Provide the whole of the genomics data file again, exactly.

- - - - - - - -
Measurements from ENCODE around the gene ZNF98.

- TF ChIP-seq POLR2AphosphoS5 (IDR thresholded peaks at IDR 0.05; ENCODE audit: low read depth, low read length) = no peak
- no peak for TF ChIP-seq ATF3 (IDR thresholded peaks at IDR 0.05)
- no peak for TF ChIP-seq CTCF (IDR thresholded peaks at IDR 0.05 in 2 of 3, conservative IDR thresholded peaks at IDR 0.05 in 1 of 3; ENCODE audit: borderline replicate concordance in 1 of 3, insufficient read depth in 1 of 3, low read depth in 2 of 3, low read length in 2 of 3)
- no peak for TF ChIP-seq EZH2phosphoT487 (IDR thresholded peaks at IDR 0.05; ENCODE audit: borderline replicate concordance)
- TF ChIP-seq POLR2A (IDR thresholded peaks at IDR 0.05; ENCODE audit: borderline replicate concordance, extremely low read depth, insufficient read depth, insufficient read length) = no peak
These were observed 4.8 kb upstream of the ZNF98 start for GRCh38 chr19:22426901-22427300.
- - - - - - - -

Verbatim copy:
Measurements from ENCODE around the gene ZNF98.

- TF ChIP-seq POLR2AphosphoS5 (IDR thresholded peaks at IDR 0.05; ENCODE audit: low read depth, low read length) = no peak
- no peak for TF ChIP-seq ATF3 (IDR thresholded peaks at IDR 0.05)
- no peak for TF ChIP-seq CTCF (IDR thresholded peaks at IDR 0.05 in 2 of 3, conservative IDR thresholded peaks at IDR 0.05 in 1 of 3; ENCODE audit: borderline replicate concordance in 1 of 3, insufficient read depth in 1 of 3, low read depth in 2 of 3, low read length in 2 of 3)
- no peak for TF ChIP-seq EZH2phosphoT487 (IDR thresholded peaks at IDR 0.05; ENCODE audit: borderline replicate concordance)
- TF ChIP-seq POLR2A (IDR thresholded peaks at IDR 0.05; ENCODE audit: borderline replicate concordance, extremely low read depth, insufficient read depth, insufficient read length) = no peak
These were observed 4.8 kb upstream of the ZNF98 start for GRCh38 chr19:22426901-22427300.